Yet negativity abounded in 2008, outnumbering positive stories 6 to 1 according to BMI's recent study The Great Media Depression.
CNBC's "Mad Money" host Jim Cramer went further than most journalists actually warning that the country was in danger of "Great Depression, No. 2." On "Street Signs" Sept. 11 Cramer excitedly warned that unless the banking system was bailed out, a second Depression could be in the future.
"It's obvious the bank system is falling apart," Cramer said. "Let's save it before it goes to zero." Two months later on Nov. 11, Cramer again cried for a bailout -- this time for General Motors.
Cramer responded to criticism saying, "I don't care– for the same reason that AIG was in the business of a criminal conspiracy – big deal," Cramer said. "It's like look – we got to bail them out. We have to. We have to keep the Great Depression off the table."
Ironically in December, Cramer chastised people using Great Depression warnings calling them "scare tactics."
2. Welcome to 1929: Great Depression II
Media myth: The news media drew hundreds of parallels to the Depression, despite economic data that is not even close.
Originally published by the Business & Media Institute
According to network reports, America's finances are "like a house of cards." The media thought things were so bad that journalists on ABC, CBS and NBC hyped similarities to the Great Depression more than 70 times in the first six months of 2008. An additional tally found at least 157 more comparisons from July 1, 2008 to Oct. 27, 2008.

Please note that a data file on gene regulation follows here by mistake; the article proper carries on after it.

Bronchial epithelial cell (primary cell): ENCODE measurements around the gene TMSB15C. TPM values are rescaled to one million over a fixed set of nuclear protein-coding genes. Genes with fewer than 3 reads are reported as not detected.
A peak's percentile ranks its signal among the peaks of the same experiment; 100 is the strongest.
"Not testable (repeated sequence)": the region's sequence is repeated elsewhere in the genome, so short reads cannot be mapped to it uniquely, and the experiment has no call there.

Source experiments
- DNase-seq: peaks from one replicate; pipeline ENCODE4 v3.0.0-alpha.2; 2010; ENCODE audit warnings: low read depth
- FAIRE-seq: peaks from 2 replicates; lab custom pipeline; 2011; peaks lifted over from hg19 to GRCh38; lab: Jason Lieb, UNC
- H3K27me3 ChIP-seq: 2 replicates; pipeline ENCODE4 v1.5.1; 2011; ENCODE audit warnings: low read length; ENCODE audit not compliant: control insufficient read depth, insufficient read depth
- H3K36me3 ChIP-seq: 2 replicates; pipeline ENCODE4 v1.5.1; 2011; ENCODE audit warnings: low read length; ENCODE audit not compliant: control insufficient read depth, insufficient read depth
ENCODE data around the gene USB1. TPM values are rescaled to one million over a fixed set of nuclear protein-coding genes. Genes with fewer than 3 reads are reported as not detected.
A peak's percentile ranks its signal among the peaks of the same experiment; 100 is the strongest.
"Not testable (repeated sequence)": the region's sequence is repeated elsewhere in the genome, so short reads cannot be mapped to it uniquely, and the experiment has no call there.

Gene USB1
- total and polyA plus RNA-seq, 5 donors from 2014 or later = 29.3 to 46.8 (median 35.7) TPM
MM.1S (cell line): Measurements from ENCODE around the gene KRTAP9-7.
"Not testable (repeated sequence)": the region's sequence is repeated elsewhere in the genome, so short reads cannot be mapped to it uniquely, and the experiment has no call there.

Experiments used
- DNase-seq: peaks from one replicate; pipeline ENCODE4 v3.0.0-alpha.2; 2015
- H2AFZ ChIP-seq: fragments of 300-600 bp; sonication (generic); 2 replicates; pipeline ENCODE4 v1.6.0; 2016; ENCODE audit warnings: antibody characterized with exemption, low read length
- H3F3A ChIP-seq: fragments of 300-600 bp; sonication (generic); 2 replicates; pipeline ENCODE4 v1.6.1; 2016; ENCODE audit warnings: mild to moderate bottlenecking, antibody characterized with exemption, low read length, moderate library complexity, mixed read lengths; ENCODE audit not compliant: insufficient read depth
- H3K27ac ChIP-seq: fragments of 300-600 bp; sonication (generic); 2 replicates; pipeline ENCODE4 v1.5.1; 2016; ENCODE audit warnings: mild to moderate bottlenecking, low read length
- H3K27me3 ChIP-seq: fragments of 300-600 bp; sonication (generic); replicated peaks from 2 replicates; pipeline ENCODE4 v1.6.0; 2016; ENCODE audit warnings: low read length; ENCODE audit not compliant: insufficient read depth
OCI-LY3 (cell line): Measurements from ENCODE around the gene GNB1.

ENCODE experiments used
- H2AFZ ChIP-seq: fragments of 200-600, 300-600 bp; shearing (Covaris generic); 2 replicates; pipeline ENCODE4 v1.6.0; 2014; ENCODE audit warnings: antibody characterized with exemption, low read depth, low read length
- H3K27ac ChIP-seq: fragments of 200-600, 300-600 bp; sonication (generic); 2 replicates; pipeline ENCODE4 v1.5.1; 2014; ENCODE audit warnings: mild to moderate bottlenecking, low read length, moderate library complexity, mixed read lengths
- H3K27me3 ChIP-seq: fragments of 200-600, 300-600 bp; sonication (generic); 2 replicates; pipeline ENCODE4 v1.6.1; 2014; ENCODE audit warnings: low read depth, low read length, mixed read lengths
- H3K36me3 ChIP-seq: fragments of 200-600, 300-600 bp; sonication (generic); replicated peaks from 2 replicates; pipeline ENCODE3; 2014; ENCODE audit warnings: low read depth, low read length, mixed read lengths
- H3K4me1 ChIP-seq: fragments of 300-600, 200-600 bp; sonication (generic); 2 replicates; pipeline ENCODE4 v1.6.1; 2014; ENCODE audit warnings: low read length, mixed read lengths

But that parallel doesn't hold up, particularly when looking at daily coverage of the stock market crash in 1929. The difference between how the 1929 and 2008 media handled a crisis was profound – with modern journalists hyping every event and their predecessors expressing calm optimism. A scholar of the Depression, Federal Reserve chairman Ben Bernanke said Dec. 1 that there is "no comparison" between the two situations.
In actuality, the economic struggles of 2008 couldn't really compare to the Depression. At its peak, unemployment skyrocketed to more than 24 percent. Gross domestic product actually dropped four straight years – 1930-1933 – and took until 1941 to again pass 1929 levels. "It was the worst slump in history, and the most protracted," wrote Paul Johnson in the introduction to Murray Rothbard's book "America's Great Depression." "At one point 34 million men, women, and children were without any income at all," Johnson continued. [Click 'read more' to continue]